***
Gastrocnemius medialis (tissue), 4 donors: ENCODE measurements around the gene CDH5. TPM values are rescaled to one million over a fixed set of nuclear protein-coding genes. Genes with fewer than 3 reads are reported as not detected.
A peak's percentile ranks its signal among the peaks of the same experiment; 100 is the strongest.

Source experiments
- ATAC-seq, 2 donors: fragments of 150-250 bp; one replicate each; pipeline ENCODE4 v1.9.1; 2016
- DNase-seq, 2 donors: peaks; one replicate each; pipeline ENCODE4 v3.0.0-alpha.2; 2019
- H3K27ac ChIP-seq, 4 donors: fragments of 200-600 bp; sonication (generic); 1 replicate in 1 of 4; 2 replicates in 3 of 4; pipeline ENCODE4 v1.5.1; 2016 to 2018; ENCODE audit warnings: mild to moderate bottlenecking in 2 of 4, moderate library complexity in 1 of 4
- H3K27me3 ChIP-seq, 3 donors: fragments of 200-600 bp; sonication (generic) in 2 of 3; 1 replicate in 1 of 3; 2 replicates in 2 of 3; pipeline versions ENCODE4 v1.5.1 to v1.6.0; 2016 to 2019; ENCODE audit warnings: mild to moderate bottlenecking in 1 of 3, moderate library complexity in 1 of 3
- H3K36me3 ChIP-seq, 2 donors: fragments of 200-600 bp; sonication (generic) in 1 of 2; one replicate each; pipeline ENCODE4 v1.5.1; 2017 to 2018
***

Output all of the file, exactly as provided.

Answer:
Gastrocnemius medialis (tissue), 4 donors: ENCODE measurements around the gene CDH5. TPM values are rescaled to one million over a fixed set of nuclear protein-coding genes. Genes with fewer than 3 reads are reported as not detected.
A peak's percentile ranks its signal among the peaks of the same experiment; 100 is the strongest.

Source experiments
- ATAC-seq, 2 donors: fragments of 150-250 bp; one replicate each; pipeline ENCODE4 v1.9.1; 2016
- DNase-seq, 2 donors: peaks; one replicate each; pipeline ENCODE4 v3.0.0-alpha.2; 2019
- H3K27ac ChIP-seq, 4 donors: fragments of 200-600 bp; sonication (generic); 1 replicate in 1 of 4; 2 replicates in 3 of 4; pipeline ENCODE4 v1.5.1; 2016 to 2018; ENCODE audit warnings: mild to moderate bottlenecking in 2 of 4, moderate library complexity in 1 of 4
- H3K27me3 ChIP-seq, 3 donors: fragments of 200-600 bp; sonication (generic) in 2 of 3; 1 replicate in 1 of 3; 2 replicates in 2 of 3; pipeline versions ENCODE4 v1.5.1 to v1.6.0; 2016 to 2019; ENCODE audit warnings: mild to moderate bottlenecking in 1 of 3, moderate library complexity in 1 of 3
- H3K36me3 ChIP-seq, 2 donors: fragments of 200-600 bp; sonication (generic) in 1 of 2; one replicate each; pipeline ENCODE4 v1.5.1; 2017 to 2018